To My Missionary Colleagues

Dear Missionary (or “Believer Actively Working Toward Building the Kingdom,” for those of you who don’t like or use the word, “missionary”),

Although I like to think that my entire blog is written with you as its intended audience, I realize that my thoughts here can sometimes come across as talking about you rather than to you. With this post, I offer a word of warning, and I’d like to be clear that it is intended for you.

A broad base of spiritual, financial, and emotional support is vital to any missions endeavor. If you don’t have that support, you’re left alone, discouraged, and in potentially dangerous spiritual territory. I imagine that all of you know this, and most of you put the necessary time and energy into building and fostering such a support base.

Nevertheless, you must do more to communicate what God is doing in, through, and among you on the mission field.

In times past, most churchgoers only knew (or, at least knew of) one missionary. There simply weren’t that many people leaving home to live in intentional, incarnational ministry in a foreign context. If a Christian was thinking about missions, odds were that he was thinking about you.

But things have changed. The shrinking of the world, combined with a renewed emphasis on volunteerism and short-term service, means that many believers know many different missionaries personally.  It’s likely that you aren’t the first thing that comes to mind at the mention of international missions. Sure, you’ve faithfully sent out your prayer newsletter each month, but there are hundreds of other people/organizations with beautiful websites, custom graphics, and full-time content writers.

The truth is, there are just too many voices out there calling for the attention of the people in the pews for you to keep up with. Charities. Youth programs. Political causes. Social issues. Physical needs. The newest Bible translation and accompanying study guide.  You’re just another voice, asking for prayer, money, and a mention in the church bulletin on your birthday.

So what can you do about it? How can you possibly compete with powerful videos, gimmicky gifts, and flashy four-color brochures? Here are some ideas:

  • Be personal. I want to read about how hard it is, how you feel, and how you interact with people. If you only write about random people I don’t know, it’s hard for me to care. Tell us about your struggle to meet people, your doubt, and your loneliness. Chronicle your family’s adventures, your host culture’s traditions, and your personal interactions with God. (I know many of you are concerned about security, but this might be the motivation you need to work out your access platform.)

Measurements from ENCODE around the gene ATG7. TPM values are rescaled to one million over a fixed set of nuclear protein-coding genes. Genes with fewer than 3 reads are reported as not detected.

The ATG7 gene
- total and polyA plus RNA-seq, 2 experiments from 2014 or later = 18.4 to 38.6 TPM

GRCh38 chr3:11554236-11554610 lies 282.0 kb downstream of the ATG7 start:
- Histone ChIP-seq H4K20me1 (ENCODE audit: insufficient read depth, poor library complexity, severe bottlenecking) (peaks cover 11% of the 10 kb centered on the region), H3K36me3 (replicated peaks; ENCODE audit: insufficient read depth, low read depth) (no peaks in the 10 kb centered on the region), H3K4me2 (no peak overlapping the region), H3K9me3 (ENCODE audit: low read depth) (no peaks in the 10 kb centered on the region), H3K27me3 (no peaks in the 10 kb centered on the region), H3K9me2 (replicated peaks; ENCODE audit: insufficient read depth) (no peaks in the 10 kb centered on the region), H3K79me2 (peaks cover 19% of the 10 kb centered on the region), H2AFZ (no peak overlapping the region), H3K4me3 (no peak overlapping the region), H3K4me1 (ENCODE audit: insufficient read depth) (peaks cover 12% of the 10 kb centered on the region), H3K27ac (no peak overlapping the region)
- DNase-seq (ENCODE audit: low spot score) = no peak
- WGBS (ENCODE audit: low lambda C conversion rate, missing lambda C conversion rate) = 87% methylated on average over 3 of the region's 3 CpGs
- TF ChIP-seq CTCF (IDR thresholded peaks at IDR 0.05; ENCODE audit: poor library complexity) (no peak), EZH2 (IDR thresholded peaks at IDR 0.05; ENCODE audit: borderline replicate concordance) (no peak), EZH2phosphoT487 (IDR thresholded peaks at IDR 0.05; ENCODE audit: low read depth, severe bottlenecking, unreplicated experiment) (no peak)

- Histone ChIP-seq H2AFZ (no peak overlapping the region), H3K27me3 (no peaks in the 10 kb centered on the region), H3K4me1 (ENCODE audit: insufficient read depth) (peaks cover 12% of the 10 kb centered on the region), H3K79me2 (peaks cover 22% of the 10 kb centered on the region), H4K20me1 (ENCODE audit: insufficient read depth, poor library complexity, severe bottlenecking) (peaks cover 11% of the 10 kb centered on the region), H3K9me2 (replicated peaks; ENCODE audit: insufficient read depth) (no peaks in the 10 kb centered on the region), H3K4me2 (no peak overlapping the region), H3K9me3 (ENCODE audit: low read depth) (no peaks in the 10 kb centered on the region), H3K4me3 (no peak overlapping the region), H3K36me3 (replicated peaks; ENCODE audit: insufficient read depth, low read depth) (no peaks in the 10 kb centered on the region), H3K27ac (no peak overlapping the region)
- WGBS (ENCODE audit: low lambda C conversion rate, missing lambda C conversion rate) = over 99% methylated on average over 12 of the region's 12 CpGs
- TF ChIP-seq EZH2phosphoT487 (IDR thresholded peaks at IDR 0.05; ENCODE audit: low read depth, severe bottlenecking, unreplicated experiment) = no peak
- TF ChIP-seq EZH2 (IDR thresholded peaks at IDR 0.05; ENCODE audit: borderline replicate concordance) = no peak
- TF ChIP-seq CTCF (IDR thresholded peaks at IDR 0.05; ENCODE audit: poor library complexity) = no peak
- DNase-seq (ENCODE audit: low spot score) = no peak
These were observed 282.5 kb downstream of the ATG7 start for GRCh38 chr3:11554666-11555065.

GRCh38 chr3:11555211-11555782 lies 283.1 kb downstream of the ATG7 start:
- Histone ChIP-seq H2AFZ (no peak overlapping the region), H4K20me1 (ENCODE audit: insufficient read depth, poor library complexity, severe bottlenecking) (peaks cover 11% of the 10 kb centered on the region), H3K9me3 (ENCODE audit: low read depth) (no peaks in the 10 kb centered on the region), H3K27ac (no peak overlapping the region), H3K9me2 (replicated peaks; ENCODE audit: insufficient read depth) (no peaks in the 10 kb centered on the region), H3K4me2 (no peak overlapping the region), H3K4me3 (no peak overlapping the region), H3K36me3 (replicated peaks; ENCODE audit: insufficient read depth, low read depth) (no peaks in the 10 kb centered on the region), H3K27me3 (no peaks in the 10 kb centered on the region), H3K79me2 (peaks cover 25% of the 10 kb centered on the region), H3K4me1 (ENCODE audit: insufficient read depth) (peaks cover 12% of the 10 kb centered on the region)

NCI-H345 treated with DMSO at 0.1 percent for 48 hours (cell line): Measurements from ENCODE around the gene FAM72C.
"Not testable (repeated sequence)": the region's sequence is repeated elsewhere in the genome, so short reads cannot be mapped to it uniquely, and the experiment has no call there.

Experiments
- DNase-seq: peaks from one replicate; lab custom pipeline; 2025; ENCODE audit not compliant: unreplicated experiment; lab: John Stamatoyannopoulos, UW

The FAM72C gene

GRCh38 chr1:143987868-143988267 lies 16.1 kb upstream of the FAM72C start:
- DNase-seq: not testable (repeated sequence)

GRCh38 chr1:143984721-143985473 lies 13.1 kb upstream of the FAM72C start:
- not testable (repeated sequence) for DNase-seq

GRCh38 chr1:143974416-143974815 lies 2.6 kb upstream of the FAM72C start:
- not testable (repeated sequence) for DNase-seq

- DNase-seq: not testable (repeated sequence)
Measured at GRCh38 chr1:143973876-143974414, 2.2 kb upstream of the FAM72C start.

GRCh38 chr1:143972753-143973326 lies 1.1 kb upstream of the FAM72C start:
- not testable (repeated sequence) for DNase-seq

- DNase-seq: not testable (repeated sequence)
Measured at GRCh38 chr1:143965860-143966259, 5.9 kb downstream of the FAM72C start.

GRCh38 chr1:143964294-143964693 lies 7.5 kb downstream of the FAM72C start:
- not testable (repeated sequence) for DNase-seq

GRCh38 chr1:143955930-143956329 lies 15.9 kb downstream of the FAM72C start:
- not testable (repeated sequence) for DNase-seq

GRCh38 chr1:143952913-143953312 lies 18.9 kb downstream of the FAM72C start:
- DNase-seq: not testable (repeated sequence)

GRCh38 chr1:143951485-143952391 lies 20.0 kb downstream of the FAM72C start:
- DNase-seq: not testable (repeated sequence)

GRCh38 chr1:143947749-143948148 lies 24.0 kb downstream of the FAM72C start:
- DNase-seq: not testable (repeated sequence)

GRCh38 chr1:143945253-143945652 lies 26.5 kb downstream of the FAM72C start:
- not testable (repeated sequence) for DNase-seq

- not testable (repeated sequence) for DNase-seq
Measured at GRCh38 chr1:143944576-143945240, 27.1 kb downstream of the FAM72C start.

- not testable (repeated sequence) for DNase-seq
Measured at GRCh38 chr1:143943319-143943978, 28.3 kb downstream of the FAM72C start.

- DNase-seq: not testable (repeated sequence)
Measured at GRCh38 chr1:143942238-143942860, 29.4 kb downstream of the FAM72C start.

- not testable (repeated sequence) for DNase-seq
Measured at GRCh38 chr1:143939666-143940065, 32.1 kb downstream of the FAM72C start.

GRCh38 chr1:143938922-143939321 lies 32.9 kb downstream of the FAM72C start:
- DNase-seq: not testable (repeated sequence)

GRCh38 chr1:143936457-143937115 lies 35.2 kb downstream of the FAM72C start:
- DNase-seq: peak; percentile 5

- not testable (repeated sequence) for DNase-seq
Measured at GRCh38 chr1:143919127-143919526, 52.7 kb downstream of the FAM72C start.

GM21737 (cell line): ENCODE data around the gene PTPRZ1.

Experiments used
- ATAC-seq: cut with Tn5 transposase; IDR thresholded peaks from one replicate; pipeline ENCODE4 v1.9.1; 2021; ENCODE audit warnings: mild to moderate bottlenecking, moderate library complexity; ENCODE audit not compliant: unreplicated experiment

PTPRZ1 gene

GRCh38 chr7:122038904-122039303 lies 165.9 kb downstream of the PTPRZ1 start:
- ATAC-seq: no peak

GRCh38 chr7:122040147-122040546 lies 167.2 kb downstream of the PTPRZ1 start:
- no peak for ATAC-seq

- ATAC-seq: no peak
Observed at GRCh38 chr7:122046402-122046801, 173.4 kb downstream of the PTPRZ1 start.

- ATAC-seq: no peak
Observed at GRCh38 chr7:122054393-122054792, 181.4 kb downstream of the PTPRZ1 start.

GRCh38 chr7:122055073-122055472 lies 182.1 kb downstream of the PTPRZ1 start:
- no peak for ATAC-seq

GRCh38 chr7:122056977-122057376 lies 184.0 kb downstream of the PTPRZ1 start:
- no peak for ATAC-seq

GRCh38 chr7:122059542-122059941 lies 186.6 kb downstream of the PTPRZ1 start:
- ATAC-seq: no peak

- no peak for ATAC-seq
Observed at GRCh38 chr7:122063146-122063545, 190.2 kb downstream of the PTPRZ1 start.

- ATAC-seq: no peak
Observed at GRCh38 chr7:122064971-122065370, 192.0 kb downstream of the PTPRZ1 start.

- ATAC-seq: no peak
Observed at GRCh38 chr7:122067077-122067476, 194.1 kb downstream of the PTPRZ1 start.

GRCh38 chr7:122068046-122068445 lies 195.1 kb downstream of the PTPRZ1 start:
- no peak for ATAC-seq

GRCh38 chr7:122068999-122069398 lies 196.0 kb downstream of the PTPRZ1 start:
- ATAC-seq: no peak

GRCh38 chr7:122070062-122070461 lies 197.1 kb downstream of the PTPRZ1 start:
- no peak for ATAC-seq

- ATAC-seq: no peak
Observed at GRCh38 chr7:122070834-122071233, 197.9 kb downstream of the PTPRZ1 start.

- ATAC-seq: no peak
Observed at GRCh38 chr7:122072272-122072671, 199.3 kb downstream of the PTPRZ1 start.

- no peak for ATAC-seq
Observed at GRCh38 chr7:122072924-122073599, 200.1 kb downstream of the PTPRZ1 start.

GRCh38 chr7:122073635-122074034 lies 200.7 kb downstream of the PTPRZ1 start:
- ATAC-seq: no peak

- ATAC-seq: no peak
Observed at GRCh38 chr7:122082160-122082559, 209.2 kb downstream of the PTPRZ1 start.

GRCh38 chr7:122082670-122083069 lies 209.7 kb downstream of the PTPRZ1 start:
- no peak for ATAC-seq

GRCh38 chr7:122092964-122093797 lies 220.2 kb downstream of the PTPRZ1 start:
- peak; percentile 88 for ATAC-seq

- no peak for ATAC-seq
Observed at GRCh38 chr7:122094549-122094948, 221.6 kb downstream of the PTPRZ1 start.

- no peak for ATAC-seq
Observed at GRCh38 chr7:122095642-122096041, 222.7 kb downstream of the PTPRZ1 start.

• Use social media. Letters were okay when everyone communicated via letters. Now, a letter only serves to remind us that you’re not connected to “real life.” Real life for us is instant, interactive, and short.  You really need to be using using tools like Twitter, blogs, Facebook, LinkedIn, etc. If you want us to remember you and your work often, communicate often, and in ways that remind us that what you’re doing there isn’t disconnected from what we’re doing here.
  • Be creative in your communication. Post photos. Upload videos. Record a podcast. Publish a comic book. Produce a weekly online radio show. Make an iTunes music mix, print t-shirts, put together a desktop widget. Do something to insure that your relationship to the people who support you is interesting, relevant, informative, and encouraging.
  • Ask for input. If your communication with people back home is limited to sermonic Bible study notes and pictures of your kids, it’s hard to know what to say back to you. But if you ask for opinions, insight, ideas, or critiques, I’m more likely to respond and interact. If I respond and interact, I’m more likely to think about you every once in a while.
  • Speak prophetically into what’s happening Stateside. There is a broad conversation among churches and church leaders about being missional. (Missional, in case you’re not familiar with the term, refers to an intentional Christian lifestyle that incarnates the gospel into one’s cultural context. It’s the opposite of “attractional” ministry and “forays into the world” mission trips.) Of all the voices in the missional conversation, few (if any) belong to missionaries. If you’re not participating in the conversation, you’re missing a huge opportunity to speak into a massive and influential Christian movement. And the movement desperately needs the influence of those who are planting churches cross-culturally.

Also, the church needs to learn missiology. Where do they learn about missions? From you. But if you’re neglecting your duty as a teacher and advocate, they’re left with Joel Osteen, Mark Driscoll, and Al Mohler (none of whom are/were/think like missionaries.) In order to participate in what God is doing around the world, they need to hear what you’ve experienced.

Please, consider your strategy for communication with your supporting churches. You need them, they need you, and we’re all missing out on what God is doing when we aren’t unified. It doesn’t take a lot, but you have access to the tools that can connect you in real ways to the body of believers that sends you.

Thanks for reading. Please send me links to your streams of communication. I’d love to follow you!

About E. Goodman

Ernest Goodman is a missiologist, writer, teacher, and communications strategist.